On March 12 of this year, the Los Angeles Daily News ran an article by Susan Abram titled: Doctors report big pharma payouts for drug endorsements. It discusses the financial ties between physicians and drug companies in California.
Here are some quotes:
“In fact, hundreds of physicians, psychiatrists, and medical school faculty members across California are on the payroll of major drug companies, earning tens of thousands of dollars for speaking to other medical professionals at events held by industry leaders that make drugs such as Advair, Cymbalta, Viagra and Zoloft.”
“From 2009 to 2012, California doctors who participated were paid $242 million – the highest in the nation – by major drug companies for research, speaking, consulting, trips and meals, according to a new database released Monday by ProPublica, an independent, nonprofit news organization.”
“The database also shows that about half of the top earners are from a single specialty: psychiatry, according to findings by ProPublica.”
No surprises in any of that. But this surprised me:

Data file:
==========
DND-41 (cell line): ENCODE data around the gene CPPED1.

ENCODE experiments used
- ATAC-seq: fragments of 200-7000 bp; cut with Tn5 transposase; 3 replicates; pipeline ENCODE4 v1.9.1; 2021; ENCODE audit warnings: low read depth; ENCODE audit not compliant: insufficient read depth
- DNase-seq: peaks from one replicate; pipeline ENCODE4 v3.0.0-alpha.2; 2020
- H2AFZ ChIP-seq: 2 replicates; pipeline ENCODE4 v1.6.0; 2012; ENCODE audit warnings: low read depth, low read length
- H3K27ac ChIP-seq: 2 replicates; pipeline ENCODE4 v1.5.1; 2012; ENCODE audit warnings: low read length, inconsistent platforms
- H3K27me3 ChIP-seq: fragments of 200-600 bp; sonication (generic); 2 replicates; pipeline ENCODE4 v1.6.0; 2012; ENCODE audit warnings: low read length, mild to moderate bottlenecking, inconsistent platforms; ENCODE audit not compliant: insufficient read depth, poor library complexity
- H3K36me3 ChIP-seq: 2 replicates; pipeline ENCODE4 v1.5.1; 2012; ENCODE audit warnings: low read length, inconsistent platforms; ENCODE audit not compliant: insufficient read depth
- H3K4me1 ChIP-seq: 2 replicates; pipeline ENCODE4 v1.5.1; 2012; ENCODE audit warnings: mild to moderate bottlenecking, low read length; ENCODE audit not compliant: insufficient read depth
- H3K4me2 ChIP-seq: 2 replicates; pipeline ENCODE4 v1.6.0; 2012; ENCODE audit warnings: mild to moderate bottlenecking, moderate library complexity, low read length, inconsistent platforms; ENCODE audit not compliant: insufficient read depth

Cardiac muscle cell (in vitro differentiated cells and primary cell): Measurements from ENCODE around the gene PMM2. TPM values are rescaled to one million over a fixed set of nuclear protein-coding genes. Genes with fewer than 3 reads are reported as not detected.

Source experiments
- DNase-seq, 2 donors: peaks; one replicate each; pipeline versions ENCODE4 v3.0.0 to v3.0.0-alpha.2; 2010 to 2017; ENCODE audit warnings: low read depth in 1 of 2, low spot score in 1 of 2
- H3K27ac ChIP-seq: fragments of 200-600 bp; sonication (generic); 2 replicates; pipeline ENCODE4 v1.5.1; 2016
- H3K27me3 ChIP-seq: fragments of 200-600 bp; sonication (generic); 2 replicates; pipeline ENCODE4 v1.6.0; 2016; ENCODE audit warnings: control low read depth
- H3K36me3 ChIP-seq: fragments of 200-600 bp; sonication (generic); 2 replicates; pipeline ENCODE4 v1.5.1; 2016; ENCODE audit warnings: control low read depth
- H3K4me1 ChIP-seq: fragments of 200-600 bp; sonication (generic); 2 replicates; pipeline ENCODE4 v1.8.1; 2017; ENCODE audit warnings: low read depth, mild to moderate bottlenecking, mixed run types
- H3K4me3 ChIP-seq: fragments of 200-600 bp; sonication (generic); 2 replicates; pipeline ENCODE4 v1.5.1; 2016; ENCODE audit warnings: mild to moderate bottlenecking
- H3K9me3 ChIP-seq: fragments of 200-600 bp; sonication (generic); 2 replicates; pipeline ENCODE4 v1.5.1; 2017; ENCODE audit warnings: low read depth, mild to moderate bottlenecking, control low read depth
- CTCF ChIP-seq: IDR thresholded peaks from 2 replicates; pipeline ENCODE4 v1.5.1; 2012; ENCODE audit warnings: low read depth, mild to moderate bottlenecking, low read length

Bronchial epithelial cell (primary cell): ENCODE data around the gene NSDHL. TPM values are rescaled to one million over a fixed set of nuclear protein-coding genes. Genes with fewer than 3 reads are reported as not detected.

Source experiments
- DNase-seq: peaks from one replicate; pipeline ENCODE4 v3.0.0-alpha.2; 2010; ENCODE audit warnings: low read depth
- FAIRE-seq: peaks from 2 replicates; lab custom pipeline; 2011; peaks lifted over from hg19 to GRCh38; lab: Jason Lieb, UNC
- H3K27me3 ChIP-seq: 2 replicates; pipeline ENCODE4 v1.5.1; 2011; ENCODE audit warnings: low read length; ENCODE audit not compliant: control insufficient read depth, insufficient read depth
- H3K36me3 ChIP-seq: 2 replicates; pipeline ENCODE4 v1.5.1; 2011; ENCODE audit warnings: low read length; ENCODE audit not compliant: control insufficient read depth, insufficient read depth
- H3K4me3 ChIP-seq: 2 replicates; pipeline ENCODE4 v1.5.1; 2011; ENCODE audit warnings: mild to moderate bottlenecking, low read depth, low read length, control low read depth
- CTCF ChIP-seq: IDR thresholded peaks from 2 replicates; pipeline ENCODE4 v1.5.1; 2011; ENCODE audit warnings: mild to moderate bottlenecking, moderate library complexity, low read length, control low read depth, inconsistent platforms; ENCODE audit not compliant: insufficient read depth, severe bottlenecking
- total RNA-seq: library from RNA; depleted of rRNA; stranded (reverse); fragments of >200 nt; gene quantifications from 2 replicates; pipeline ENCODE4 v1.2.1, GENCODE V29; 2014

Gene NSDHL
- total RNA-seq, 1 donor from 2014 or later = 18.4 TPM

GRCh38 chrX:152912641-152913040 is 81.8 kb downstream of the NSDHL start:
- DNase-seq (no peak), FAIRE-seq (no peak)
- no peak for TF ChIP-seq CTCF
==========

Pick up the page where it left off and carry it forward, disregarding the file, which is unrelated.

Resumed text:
“‘It boggles my mind,’ Dr. James H. Scully Jr., chief executive of the American Psychiatric Association, told a reporter from ProPublica, referring to the big money paid to some psychiatrists for what are billed as educational talks.
“Paid speaking ‘is perfectly legal, and if people want to work for drug companies, this is America,’ said Scully, whose specialty has often been criticized for its over-reliance on medications.’ But everybody needs to be clear – this is marketing.'”
That’s Dr. Scully, the CEO of the APA. Refreshingly honest. But will the APA take a position on the conflicts of interest that this kind of marketing inevitably entails?
They haven’t so far.